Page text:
Many writers believe that by self-publishing a book, they make it more attractive to a commercial publisher than a mere manuscript. I suspect this is because they believe that a publisher will be impressed by the sight of an actual, published book.
The sad fact is that this is not the case. Publishers are not in the business of buying books. They are in the business of creating books from previously unpublished manuscripts. They are not impressed by a book simply because it “looks” like a book (rather than like a manuscript). They want to be the first in the market with a title, not second or last. So if you wish to self-publish primarily in hopes that a commercial publisher will want to pick up your title, you’ll do much better trying to market your manuscript in the traditional fashion instead.
However, as in all things, there are exceptions. If you can demonstrate that there is (a) a significant market for your book, and (b) that you have been successful in reaching that market, you may find that you can interest a publisher in taking over the title. The key lies in proving that the book can sell. If, as a self-publisher, you’re able to sell two or three thousand copies, you will have demonstrated that the book has a market. In other words, before you can sell your self-published book to a commercial publisher, you still have to become a successful self-publisher!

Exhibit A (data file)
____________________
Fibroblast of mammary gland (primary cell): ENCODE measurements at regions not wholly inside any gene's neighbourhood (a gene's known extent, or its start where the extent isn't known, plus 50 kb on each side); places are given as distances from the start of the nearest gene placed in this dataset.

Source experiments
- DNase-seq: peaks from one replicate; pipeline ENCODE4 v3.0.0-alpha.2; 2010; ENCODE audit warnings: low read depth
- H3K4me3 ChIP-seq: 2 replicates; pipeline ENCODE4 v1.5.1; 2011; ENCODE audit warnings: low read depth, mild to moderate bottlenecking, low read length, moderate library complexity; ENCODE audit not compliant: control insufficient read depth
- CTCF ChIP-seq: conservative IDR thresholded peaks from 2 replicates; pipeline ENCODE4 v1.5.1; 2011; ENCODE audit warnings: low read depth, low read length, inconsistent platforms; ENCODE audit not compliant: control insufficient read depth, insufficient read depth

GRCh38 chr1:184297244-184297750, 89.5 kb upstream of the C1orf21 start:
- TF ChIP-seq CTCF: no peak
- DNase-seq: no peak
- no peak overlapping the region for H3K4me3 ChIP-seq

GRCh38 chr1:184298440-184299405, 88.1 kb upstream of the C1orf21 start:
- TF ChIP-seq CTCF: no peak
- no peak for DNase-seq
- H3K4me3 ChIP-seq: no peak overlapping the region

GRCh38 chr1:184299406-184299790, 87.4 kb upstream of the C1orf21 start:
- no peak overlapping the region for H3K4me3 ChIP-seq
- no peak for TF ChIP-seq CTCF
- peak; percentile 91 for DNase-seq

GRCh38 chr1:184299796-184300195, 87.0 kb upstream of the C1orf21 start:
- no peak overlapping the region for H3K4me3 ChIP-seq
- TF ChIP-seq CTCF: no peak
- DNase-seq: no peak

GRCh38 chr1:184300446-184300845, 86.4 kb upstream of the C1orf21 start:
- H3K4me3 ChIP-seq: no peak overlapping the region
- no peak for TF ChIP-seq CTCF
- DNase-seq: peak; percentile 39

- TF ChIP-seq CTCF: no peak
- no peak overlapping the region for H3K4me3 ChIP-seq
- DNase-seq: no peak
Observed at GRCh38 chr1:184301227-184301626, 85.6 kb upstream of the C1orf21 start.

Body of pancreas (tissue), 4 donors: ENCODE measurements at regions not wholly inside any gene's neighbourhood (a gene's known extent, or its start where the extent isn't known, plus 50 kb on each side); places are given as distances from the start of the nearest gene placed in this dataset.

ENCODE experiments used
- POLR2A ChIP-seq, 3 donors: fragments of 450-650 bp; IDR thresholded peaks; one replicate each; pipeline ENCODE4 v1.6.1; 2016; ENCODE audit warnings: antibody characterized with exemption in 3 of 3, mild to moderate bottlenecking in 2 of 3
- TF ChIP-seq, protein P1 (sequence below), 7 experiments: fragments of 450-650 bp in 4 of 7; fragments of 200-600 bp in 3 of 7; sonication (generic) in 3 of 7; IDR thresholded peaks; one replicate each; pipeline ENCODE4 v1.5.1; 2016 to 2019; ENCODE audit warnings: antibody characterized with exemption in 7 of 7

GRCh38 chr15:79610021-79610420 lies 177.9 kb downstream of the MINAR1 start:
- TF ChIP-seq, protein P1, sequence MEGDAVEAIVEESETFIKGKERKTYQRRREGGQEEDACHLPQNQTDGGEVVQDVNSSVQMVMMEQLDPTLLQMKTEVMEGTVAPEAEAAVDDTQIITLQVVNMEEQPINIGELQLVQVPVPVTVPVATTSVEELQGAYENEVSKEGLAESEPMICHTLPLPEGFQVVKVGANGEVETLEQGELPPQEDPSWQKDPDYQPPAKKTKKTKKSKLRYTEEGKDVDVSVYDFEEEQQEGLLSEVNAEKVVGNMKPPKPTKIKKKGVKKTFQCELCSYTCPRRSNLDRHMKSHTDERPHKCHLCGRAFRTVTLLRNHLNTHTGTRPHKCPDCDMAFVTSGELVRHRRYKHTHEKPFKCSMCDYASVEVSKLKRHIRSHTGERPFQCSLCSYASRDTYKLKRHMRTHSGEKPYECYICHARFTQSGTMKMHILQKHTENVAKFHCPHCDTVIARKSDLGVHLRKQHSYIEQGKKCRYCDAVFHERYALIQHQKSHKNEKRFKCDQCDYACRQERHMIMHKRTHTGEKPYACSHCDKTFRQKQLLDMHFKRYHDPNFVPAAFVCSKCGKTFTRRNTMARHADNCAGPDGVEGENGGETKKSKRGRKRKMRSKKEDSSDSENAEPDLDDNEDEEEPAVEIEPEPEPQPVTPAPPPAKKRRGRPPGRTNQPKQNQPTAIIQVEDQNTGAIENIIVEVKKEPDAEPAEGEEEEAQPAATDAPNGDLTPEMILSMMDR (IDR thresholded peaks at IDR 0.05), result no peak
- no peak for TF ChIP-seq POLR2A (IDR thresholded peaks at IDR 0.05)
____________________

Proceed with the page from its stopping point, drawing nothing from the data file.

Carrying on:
Before you race to seek a commercial publisher, however, you may want to determine whether, in fact, that publisher will be able to sell more books (or even as many) as you can. When I self-published my first book, “Coping with Sorrow on the Loss of Your Pet,” I sold an average of several hundred copies per year; over a period of ten years, I sold nearly 5000 copies. When I sold it to a commercial publisher, sales dropped to fewer than 200 copies per year — and after the first year, the title was “backlisted” and relegated to a tiny blurb at the back of the publisher’s catalog. Keep in mind that you will always have a greater vested interest in marketing and selling your book than most publishers.
Moira Allen is the editor of Writing-World.com and the author of more than 300 published articles. Her books on writing include Starting Your Career as a Freelance Writer, The Writer’s Guide to Queries, Pitches and Proposals (Second Edition), and Writing to Win: The Colossal Guide to Writing Contests.